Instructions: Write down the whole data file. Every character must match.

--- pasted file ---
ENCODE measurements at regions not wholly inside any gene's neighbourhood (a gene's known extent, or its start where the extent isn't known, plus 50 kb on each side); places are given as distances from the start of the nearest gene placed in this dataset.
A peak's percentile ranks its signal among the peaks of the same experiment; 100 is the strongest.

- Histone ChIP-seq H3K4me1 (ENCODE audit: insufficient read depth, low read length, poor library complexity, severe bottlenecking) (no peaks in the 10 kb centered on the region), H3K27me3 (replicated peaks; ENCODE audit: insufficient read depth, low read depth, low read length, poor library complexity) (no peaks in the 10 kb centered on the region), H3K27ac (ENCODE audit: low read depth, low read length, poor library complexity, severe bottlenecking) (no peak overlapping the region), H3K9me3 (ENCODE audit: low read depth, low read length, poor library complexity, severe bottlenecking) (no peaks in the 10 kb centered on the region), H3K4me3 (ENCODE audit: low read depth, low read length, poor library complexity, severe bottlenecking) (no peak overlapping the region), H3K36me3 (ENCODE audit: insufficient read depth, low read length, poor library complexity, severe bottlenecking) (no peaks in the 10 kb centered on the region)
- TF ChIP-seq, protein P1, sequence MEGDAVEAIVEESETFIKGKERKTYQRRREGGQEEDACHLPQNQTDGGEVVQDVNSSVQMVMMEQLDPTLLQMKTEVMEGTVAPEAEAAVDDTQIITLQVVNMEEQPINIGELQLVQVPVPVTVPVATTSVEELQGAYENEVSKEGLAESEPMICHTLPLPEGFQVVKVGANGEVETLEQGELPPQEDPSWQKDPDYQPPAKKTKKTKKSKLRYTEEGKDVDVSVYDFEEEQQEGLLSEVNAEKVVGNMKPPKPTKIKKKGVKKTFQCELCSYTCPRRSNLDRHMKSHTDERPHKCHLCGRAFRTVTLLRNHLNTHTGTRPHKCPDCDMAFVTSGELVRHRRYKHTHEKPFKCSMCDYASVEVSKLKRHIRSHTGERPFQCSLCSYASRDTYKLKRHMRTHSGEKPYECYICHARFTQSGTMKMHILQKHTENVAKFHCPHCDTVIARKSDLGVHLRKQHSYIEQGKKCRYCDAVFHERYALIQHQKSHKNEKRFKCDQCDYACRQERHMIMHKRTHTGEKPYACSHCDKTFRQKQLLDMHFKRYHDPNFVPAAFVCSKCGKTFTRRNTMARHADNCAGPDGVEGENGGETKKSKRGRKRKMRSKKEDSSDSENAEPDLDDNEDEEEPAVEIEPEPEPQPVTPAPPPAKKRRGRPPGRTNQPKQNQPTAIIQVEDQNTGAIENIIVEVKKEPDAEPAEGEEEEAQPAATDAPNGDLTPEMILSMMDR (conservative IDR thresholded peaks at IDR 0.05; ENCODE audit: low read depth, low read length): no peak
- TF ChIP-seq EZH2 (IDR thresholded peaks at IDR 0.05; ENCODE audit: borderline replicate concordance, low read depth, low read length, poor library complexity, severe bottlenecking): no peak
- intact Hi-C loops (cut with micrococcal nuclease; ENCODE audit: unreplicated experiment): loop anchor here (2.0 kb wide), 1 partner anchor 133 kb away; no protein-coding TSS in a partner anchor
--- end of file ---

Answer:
ENCODE measurements at regions not wholly inside any gene's neighbourhood (a gene's known extent, or its start where the extent isn't known, plus 50 kb on each side); places are given as distances from the start of the nearest gene placed in this dataset.
A peak's percentile ranks its signal among the peaks of the same experiment; 100 is the strongest.

- Histone ChIP-seq H3K4me1 (ENCODE audit: insufficient read depth, low read length, poor library complexity, severe bottlenecking) (no peaks in the 10 kb centered on the region), H3K27me3 (replicated peaks; ENCODE audit: insufficient read depth, low read depth, low read length, poor library complexity) (no peaks in the 10 kb centered on the region), H3K27ac (ENCODE audit: low read depth, low read length, poor library complexity, severe bottlenecking) (no peak overlapping the region), H3K9me3 (ENCODE audit: low read depth, low read length, poor library complexity, severe bottlenecking) (no peaks in the 10 kb centered on the region), H3K4me3 (ENCODE audit: low read depth, low read length, poor library complexity, severe bottlenecking) (no peak overlapping the region), H3K36me3 (ENCODE audit: insufficient read depth, low read length, poor library complexity, severe bottlenecking) (no peaks in the 10 kb centered on the region)
- TF ChIP-seq, protein P1, sequence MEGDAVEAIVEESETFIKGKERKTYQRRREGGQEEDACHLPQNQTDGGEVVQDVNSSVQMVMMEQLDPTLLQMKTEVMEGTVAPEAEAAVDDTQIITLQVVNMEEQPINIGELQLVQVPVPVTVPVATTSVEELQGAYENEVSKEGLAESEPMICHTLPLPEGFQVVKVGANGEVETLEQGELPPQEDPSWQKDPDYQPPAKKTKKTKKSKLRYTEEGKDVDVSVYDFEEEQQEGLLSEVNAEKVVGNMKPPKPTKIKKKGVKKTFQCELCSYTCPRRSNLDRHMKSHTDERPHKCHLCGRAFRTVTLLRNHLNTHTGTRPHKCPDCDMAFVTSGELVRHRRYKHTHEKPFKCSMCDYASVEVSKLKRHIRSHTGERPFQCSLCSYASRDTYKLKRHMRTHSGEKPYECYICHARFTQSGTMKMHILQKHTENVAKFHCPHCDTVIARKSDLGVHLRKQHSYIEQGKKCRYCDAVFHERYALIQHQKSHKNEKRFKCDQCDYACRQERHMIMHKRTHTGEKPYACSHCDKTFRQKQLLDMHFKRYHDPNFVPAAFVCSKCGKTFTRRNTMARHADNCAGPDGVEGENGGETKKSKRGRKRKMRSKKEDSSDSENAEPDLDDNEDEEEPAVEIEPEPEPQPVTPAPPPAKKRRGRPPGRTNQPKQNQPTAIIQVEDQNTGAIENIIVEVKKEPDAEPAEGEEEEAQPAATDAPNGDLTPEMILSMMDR (conservative IDR thresholded peaks at IDR 0.05; ENCODE audit: low read depth, low read length): no peak
- TF ChIP-seq EZH2 (IDR thresholded peaks at IDR 0.05; ENCODE audit: borderline replicate concordance, low read depth, low read length, poor library complexity, severe bottlenecking): no peak
- intact Hi-C loops (cut with micrococcal nuclease; ENCODE audit: unreplicated experiment): loop anchor here (2.0 kb wide), 1 partner anchor 133 kb away; no protein-coding TSS in a partner anchor